8 Essential Steps for Making a Walk-in Shower

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8 Essential Steps for Making a Walk-in Shower

Contents

– Zoom on the walk-in shower

– Step 1: Position the drain plug

– Step 2: Make a form for the drain

– Step 3: Pour the bottom of the shower tray

– Step 4: Install the drain

– Step 5: Install the waterproofing sheet

– Step 6: Cut out the drain grate support

– Step 7: Make a diamond point screed

– Step 8: Lay the tiles

Aesthetic and discreet in the bathroom, the walk-in shower is becoming more and more popular. Spacious, accessible, and decorative, it requires great attention during its construction, especially to the drainage of water and the waterproofing of the whole at the risk of significant disorder.

There are two main methods to build an Italian shower:

– the installation by making the screed yourself;

– the installation with a ready-to-tile shower tray.

This sheet presents the first method, i.e., the realization of a “masonry” Italian shower.

Zoom on the Italian shower

The walk-in shower is a shower space on the same level as the floor. There are two possibilities:

– Either the tray is embedded in the thickness of the floor, which must be at least 15 cm.

– Or the installation is done with an Italian shower kit including an extra-flat tray, which will allow the tray to be integrated at floor level, in the bathroom covering (tiles, parquet …).

In new buildings, a reserve is generally provided for the installation of the shower tray, whereas in renovations, three options are possible due to the absence of a reserve:

1. Raising the shower with a small step, but it is no longer a “real” walk-in shower (even if the tiles can be identical in the shower area and on the bathroom floor to ensure aesthetic continuity).

2. Raising the entire floor of the bathroom with waterproof chipboard.

3. Digging out the slab by at least 12 cm. This is quite a lot of work to do.

Good to know: it is evident that digging the floor afterward is complicated and requires a base with a thickness of at least 15 cm. The easiest thing to do is foresee the hollow that will support the future shower tray when the concrete slab is poured.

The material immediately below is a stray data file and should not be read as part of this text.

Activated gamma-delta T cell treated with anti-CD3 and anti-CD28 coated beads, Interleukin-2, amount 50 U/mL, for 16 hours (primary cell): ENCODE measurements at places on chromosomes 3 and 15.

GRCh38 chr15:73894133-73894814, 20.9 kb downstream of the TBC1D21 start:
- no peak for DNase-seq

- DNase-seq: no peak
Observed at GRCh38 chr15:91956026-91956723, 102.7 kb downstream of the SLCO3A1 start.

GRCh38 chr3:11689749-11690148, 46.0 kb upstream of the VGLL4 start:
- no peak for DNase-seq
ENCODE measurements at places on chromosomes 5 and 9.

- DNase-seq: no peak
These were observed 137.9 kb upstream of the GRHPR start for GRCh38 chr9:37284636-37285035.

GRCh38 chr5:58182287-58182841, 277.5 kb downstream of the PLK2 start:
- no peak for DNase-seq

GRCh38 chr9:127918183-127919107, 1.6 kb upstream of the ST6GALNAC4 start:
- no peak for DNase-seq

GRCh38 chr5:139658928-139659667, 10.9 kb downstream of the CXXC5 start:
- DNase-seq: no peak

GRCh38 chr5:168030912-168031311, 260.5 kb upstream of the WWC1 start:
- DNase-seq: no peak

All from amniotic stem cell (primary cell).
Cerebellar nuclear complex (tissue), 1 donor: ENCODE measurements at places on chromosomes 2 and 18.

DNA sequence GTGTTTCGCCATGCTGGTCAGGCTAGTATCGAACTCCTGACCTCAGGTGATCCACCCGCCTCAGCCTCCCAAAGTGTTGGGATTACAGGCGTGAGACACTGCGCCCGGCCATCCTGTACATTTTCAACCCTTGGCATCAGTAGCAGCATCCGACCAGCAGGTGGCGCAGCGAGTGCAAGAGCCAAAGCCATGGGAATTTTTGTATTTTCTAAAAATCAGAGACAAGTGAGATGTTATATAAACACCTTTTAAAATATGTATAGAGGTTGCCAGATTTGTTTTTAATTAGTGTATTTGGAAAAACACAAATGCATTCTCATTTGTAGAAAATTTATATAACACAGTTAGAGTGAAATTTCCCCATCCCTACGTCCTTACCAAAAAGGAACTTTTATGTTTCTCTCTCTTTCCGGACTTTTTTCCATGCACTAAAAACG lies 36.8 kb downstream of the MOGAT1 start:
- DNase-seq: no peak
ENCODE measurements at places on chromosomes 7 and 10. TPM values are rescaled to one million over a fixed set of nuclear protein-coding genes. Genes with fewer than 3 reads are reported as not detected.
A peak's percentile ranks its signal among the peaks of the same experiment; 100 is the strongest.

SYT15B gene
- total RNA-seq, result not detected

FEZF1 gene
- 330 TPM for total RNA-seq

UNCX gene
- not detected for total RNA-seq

1. Position the drain plug

– Locate the drain on the floor by marking it with a cross with a felt pen. You can position it in the middle of the future shower tray or close to one side of the wall.

– Position the drain on the cross and check the existing slope between the drain pipe and the drain with a spirit level and a meter: a slope of 2 cm/m (2%) is required for a walk-in shower. If necessary, place a wooden wedge under the drain to increase its height.

Good to know: Water drainage is an essential element in a walk-in shower because of the absence of a rim. Thus, if the diameter of a drain is generally 60 mm, it is necessary in the case of a walk-in shower to install a drain with a diameter of 90 mm.

2. Make a formwork for the drain

Before pouring the first cement slab, it is necessary to reserve the drain’s location and its connection pipe to the drain.

– Make a wooden formwork with pieces of wood and nails, taking into account the necessary height.

– Put the drain back in place.

– Check the height of the drain and the slope of the drain again. This will give you the height of the screen to be made.

– Mark this height on the wall all around with a pencil.

Tip: To make it easier to remove the formwork, lubricate the outer part of the formwork with oil or lubricant.

3. Pour the bottom of the tray

The bottom of the shower tray will be made of concrete, so it is necessary to prepare it.

– Mix the concrete (preferably fibered) with water in a trough (or wheelbarrow) in the proportions indicated on the bag.

Use the marks you made on the walls to get a flat concrete.- Pour the concrete with a bucket all around the formwork.

– With a trowel, level and smooth the surface of the concrete that should reach the top of the formwork. 

– Let the concrete dry for about 2 days (48 hours).

– When the concrete is dry, remove the formwork with a hammer.